Thirty media professionals from Karamoja, Soroti, Mbale and Kapchorwa were trained on fundamental freedoms and women’s empowerment from 26 to 28 June 2019.
Friday 28 June 2019 (Kapchorwa) – OHCHR in partnership with the Uganda Human Rights Commission (UHRC) organized the three days training in Kapchorwa with an aim to ensure the furtherance of public freedoms and women’s empowerment through media reporting. Participants followed thematic sessions and carried out practical exercises on human rights principles and standards applicable to public freedoms, mainly freedom of expression, as well as on gender-sensitive reporting; State obligations to ensure the realisation of human rights; and international, regional and national mechanisms for the protection of journalists and media professionals, amongst others.
“The media and journalism have a critical role to play in the dissemination of information and fostering of public debates on human rights-related issues, and more importantly, highlighting allegations of human rights violations amidst difficulties and challenges,” Emmanuel Bryma MOMOH, speaking on behalf of the OHCHR Uganda Country Representative, pointed out at the opening of the training. He urged participants to endeavour to make human rights issues news in their own right and not only when associated with other news. Expressing the need for more human rights reporting in the media, Momoh challenged participants to inform themselves on Uganda’s international and regional human rights obligations and commitments, as well as the available national institutions and mechanisms charged with their implementation.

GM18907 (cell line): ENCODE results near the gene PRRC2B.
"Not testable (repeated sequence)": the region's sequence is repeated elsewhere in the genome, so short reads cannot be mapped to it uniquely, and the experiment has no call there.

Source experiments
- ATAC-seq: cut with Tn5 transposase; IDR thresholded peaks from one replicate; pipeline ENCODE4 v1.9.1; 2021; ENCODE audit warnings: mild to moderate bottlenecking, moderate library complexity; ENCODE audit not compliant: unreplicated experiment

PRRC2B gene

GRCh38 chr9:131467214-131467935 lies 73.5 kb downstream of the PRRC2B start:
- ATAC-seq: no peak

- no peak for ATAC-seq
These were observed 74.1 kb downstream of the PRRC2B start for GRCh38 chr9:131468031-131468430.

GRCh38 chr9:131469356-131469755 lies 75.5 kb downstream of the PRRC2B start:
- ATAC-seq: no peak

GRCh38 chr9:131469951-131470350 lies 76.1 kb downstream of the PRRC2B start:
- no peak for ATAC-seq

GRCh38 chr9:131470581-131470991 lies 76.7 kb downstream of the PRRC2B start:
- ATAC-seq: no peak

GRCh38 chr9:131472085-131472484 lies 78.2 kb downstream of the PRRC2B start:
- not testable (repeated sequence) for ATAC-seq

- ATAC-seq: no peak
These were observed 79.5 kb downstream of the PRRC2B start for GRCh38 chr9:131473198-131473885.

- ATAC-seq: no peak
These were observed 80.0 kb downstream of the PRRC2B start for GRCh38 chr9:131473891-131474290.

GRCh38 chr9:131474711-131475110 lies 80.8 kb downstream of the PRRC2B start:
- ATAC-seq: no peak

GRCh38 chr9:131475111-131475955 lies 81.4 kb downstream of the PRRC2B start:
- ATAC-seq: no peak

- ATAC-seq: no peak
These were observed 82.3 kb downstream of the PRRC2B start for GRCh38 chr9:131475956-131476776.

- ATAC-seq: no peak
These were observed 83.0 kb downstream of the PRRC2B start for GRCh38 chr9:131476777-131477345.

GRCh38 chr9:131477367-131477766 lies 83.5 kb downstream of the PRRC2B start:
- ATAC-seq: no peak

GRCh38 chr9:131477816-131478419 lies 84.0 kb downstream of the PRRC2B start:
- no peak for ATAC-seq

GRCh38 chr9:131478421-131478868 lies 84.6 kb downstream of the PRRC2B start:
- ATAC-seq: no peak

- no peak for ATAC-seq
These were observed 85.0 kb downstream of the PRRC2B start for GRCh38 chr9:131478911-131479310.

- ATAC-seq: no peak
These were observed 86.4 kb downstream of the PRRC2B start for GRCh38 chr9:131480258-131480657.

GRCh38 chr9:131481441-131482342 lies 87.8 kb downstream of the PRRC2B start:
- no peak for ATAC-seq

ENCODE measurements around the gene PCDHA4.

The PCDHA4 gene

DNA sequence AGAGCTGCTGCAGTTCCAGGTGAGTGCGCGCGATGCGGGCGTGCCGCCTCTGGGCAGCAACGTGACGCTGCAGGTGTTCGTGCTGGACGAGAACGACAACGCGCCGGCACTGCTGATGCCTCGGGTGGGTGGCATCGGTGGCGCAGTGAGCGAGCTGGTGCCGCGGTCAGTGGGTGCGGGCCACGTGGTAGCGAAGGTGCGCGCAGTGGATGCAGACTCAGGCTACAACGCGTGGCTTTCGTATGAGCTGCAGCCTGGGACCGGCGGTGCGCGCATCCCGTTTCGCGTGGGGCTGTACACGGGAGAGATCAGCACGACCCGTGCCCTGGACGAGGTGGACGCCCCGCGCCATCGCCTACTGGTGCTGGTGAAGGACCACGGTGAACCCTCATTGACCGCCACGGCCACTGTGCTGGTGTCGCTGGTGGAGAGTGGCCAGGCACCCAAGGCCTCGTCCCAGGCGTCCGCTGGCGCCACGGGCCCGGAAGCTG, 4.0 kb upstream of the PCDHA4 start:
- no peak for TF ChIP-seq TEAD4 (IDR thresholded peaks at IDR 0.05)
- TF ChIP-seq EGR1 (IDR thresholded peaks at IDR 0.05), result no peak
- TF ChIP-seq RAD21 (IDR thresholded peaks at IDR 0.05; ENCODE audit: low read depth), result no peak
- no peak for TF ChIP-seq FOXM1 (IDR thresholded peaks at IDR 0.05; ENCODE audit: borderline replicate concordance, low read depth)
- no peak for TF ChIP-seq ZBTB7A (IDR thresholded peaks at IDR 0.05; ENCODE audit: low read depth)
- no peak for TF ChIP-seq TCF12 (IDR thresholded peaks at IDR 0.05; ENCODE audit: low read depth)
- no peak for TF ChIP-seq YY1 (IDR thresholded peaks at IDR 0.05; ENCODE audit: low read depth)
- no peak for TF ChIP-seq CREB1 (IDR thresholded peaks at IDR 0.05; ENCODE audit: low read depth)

On behalf of the Uganda Human Rights Commission, Ogwang Christopher, Head of the Commission’s Karamoja regional office highlighted the key role media professionals have to play in the promotion and protection of human rights and fundamental freedoms in particular. He expressed the Commission’s readiness to continue to support efforts that contribute to strengthening the capacities of key actors to improve human rights promotion and protection while appreciating the cooperation with OHCHR towards the organisation of the training.
The Uganda Media Women’s Association (UMWA) also supported the training technically through facilitating sessions on the rights and duties of media professionals according to professional ethics, and on gender-sensitive reporting.
Participants expressed appreciation for the training and appealed for more regular training and follow-up including for media professionals in other districts. “The training gave us important insights into fundamental freedoms, women’s rights and gender issues, but also on our responsibility towards our personal safety and security. This will greatly change the way we report,” Sister Atim Sylvia of Radio Maria Moroto, told the organizers. Another participant, Stanley Ebele of the Voice of Karamoja, Kotido said, “learning how to frame our stories from a human rights angle was a key aspect of the training. This will help give a human face to our stories and draw more public interest.”